Among the storage decisions is balancing speed and cost. "We store most of our client's data in the cloud, but it's not all in easy-to-access spots,” says Prichard. “The most current data is easily accessible, but many of our clients store their historical data in a less-expensive archival system such as Amazon Glacier. Getting at that data may take more time, but at least they're spending less to keep it."
All this effort is worth it only if it improves the business. And, say SMEs, it does.
"Brands are trying to find unique and interesting ways to sell more products," says Stephenson, "and you need to know what drives people to buy." Data analytics can give SMBs that knowledge. "Not every question needs to be successfully answered," says Harder, "but you need to ask a lot of questions."
Technology selection management platform SelectHub uses its data to make all sorts of decisions. Michael Shearer, SelectHub's VP of marketing, details three concrete examples:
Don’t fool yourself: Implementing and sustaining data analytics is not a simple process.
"The whole process is hard,” says Prichard. That’s true in every phase, from ingest (collection and consolidation) to process (modeling and analysis) and delivery (data visualization and reporting), he says. "If you can't do all three, you're subject to your weakest link. People get enamored with the process (modeling and analysis), but you need the rest."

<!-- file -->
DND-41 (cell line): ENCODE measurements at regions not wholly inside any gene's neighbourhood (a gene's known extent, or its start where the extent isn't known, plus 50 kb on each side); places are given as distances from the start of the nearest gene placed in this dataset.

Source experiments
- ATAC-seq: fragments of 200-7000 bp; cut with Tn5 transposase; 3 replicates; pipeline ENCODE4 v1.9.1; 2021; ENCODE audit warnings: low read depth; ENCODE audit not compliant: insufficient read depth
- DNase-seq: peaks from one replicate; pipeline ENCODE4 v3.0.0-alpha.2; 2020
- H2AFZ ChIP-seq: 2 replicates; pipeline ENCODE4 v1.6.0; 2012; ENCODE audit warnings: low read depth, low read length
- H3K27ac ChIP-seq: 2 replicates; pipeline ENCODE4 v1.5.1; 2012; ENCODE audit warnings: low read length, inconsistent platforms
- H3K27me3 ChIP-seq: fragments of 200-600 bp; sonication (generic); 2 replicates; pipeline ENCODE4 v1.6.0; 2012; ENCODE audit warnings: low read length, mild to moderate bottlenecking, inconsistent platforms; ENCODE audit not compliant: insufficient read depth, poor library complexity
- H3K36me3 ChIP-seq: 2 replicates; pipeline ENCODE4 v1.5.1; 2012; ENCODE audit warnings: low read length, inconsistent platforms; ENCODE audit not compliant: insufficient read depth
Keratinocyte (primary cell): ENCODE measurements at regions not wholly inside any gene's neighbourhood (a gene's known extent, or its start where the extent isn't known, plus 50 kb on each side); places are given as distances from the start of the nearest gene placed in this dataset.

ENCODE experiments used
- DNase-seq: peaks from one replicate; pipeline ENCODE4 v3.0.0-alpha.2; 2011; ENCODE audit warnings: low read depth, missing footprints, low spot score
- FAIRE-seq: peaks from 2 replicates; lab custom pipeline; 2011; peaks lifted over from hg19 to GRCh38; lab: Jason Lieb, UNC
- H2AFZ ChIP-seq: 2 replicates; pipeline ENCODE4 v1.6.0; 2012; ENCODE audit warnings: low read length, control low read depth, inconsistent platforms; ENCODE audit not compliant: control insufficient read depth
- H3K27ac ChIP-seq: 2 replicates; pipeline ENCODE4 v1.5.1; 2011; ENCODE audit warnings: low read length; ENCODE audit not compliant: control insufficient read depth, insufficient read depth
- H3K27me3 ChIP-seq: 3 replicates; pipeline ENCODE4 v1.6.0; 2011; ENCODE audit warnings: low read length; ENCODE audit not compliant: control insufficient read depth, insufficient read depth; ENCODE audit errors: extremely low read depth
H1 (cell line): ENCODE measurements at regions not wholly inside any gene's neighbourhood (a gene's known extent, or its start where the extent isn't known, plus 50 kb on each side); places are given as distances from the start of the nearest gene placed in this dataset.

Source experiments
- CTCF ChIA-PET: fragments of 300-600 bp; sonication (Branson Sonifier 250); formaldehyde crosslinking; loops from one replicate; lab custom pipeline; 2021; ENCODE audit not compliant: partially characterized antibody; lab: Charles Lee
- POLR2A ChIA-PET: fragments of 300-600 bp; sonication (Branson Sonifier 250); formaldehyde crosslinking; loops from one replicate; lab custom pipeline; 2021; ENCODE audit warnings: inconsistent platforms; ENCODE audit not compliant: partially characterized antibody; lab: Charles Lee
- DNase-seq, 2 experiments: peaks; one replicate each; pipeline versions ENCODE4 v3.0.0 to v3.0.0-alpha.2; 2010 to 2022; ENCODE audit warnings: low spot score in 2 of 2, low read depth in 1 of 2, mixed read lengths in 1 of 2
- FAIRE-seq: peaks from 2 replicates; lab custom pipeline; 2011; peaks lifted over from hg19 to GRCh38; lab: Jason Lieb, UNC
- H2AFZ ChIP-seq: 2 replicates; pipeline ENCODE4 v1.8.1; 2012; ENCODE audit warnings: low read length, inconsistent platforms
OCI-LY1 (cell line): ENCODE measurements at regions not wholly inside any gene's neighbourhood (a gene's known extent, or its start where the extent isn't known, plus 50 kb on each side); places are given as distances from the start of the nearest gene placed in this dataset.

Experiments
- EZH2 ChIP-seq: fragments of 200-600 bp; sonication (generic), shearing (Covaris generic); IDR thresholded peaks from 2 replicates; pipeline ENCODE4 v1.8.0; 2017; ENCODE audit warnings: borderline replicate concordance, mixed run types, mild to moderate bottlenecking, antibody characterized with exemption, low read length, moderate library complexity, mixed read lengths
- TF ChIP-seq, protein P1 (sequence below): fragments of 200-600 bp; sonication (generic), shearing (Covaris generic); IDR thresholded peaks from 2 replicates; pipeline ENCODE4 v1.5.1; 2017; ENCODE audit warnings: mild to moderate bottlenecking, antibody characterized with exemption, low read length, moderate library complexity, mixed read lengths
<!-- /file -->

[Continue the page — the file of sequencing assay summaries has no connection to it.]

It's rare for SMBs to have institutional knowledge around data analytics, let alone internal expertise. That’s why many SMBs engage with analytics-as-a-service (AaaS) platforms and external consultants to bootstrap their analytics capabilities.
Are the results worth the hard work? Green Builder Media’s CEO Sara Gutterman believes they are. "Our data gives us a crystal ball into the way the market is going," she says, "It helps us understand our audience of early adopters and innovators."
The benefits of data analytics are becoming harder for SMBs to ignore. Data analytics leads to more accurate decisions and enables SMBs to measure the effects of those decisions. And while the data doesn’t have to be big, the impact it has on your SMB will be.
This article/content was written by the individual writer identified and does not necessarily reflect the view of Hewlett Packard Enterprise Company.